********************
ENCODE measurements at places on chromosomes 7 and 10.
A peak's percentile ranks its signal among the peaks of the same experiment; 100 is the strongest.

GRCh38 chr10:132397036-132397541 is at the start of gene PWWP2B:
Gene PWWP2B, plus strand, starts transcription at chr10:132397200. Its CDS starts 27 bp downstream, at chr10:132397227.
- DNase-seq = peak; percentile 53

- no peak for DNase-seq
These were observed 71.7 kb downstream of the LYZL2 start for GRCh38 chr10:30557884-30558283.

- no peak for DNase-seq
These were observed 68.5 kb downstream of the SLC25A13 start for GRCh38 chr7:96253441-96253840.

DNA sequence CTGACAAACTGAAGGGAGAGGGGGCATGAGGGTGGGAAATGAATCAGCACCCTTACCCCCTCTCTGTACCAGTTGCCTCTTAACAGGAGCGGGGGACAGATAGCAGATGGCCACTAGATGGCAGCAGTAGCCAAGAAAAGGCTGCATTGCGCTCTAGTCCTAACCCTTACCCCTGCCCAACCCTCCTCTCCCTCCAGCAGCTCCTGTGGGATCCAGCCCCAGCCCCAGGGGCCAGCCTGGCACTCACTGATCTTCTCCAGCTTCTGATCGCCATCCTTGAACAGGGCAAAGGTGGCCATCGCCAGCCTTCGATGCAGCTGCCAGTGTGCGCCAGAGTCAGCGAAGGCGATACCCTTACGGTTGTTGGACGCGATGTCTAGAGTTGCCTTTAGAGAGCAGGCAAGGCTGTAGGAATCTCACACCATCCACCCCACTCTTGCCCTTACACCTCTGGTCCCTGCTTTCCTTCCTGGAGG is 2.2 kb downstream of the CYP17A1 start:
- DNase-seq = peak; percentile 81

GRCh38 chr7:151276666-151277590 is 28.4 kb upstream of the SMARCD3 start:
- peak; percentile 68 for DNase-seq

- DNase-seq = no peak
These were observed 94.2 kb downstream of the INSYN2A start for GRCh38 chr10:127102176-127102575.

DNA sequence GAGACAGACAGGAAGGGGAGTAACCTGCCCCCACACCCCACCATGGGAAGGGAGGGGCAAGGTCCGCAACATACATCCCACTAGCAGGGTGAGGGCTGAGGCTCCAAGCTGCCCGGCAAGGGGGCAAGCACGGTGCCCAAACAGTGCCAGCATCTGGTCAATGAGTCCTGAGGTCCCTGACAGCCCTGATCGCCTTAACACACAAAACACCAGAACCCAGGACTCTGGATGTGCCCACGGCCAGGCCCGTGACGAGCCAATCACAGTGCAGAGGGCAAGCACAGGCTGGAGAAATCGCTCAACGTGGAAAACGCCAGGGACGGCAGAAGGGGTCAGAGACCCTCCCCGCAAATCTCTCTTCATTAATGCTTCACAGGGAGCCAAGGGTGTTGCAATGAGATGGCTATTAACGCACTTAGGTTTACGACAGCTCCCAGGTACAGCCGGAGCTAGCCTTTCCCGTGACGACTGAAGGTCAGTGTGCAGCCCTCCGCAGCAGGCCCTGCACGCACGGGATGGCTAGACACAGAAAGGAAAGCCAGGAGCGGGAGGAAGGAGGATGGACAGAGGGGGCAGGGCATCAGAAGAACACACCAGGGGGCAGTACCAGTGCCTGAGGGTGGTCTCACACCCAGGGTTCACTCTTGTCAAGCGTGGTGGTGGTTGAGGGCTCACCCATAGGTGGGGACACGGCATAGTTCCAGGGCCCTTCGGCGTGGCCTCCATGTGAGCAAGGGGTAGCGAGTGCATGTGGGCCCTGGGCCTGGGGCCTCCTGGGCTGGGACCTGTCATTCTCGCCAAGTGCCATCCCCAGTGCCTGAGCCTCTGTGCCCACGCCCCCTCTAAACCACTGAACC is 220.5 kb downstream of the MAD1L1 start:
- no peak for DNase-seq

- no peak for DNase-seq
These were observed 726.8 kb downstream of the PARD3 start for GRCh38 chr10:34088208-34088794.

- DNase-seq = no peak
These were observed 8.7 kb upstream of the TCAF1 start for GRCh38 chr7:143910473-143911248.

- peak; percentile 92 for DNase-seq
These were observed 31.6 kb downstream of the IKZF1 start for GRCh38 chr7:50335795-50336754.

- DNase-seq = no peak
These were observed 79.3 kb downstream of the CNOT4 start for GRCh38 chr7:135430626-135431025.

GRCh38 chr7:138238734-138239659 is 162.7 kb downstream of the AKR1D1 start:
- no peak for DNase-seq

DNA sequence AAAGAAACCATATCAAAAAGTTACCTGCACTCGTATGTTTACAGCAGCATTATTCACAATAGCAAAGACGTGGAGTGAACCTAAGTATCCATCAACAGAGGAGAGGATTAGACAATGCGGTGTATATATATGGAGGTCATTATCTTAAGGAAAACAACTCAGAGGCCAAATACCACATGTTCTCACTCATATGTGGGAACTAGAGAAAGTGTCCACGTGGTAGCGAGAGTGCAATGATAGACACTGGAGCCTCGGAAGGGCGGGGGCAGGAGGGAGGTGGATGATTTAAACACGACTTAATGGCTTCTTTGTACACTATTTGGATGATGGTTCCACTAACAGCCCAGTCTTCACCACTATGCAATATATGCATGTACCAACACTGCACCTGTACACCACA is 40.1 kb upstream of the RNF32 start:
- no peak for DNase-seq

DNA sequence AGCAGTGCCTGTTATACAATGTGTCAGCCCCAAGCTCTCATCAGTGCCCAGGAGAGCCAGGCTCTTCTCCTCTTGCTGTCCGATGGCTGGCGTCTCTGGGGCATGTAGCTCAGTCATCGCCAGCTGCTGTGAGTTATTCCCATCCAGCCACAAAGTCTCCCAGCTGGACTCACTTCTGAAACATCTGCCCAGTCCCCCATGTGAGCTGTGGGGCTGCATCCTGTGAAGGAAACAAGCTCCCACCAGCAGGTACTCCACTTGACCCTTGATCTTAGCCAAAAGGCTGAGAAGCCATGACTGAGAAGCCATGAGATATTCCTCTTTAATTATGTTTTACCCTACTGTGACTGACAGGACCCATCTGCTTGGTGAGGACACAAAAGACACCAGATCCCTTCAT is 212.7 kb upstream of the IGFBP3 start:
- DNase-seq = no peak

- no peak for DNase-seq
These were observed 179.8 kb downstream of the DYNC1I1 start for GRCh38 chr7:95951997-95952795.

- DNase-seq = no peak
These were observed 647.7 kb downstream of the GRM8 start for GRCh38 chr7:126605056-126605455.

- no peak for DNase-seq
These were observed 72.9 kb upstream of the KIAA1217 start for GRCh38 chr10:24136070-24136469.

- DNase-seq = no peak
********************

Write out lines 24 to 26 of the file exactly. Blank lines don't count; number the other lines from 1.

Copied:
- DNase-seq = no peak
These were observed 79.3 kb downstream of the CNOT4 start for GRCh38 chr7:135430626-135431025.

GRCh38 chr7:138238734-138239659 is 162.7 kb downstream of the AKR1D1 start: